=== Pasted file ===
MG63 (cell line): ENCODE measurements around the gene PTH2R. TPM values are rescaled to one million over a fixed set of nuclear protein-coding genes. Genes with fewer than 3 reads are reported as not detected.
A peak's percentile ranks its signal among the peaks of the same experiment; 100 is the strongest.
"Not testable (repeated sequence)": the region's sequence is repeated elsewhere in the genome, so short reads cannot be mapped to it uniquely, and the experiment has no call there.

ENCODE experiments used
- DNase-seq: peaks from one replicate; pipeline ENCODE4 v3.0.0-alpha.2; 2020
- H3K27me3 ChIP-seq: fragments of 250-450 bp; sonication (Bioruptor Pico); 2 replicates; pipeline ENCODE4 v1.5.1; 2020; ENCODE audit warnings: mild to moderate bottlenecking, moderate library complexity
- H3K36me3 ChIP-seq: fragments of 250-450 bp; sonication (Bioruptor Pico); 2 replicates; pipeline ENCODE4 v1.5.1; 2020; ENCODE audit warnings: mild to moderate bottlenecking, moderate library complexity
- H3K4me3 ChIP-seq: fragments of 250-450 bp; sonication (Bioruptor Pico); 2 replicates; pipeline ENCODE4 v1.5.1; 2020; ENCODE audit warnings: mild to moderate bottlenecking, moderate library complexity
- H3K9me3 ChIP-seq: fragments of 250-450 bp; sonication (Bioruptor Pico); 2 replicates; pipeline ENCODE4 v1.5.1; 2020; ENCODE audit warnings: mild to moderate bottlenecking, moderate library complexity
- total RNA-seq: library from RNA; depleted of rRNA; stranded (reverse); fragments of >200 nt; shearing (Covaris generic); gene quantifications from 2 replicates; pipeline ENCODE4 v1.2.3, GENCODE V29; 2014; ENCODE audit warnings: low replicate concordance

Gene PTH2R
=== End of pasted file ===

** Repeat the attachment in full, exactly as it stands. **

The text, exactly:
MG63 (cell line): ENCODE measurements around the gene PTH2R. TPM values are rescaled to one million over a fixed set of nuclear protein-coding genes. Genes with fewer than 3 reads are reported as not detected.
A peak's percentile ranks its signal among the peaks of the same experiment; 100 is the strongest.
"Not testable (repeated sequence)": the region's sequence is repeated elsewhere in the genome, so short reads cannot be mapped to it uniquely, and the experiment has no call there.

ENCODE experiments used
- DNase-seq: peaks from one replicate; pipeline ENCODE4 v3.0.0-alpha.2; 2020
- H3K27me3 ChIP-seq: fragments of 250-450 bp; sonication (Bioruptor Pico); 2 replicates; pipeline ENCODE4 v1.5.1; 2020; ENCODE audit warnings: mild to moderate bottlenecking, moderate library complexity
- H3K36me3 ChIP-seq: fragments of 250-450 bp; sonication (Bioruptor Pico); 2 replicates; pipeline ENCODE4 v1.5.1; 2020; ENCODE audit warnings: mild to moderate bottlenecking, moderate library complexity
- H3K4me3 ChIP-seq: fragments of 250-450 bp; sonication (Bioruptor Pico); 2 replicates; pipeline ENCODE4 v1.5.1; 2020; ENCODE audit warnings: mild to moderate bottlenecking, moderate library complexity
- H3K9me3 ChIP-seq: fragments of 250-450 bp; sonication (Bioruptor Pico); 2 replicates; pipeline ENCODE4 v1.5.1; 2020; ENCODE audit warnings: mild to moderate bottlenecking, moderate library complexity
- total RNA-seq: library from RNA; depleted of rRNA; stranded (reverse); fragments of >200 nt; shearing (Covaris generic); gene quantifications from 2 replicates; pipeline ENCODE4 v1.2.3, GENCODE V29; 2014; ENCODE audit warnings: low replicate concordance

Gene PTH2R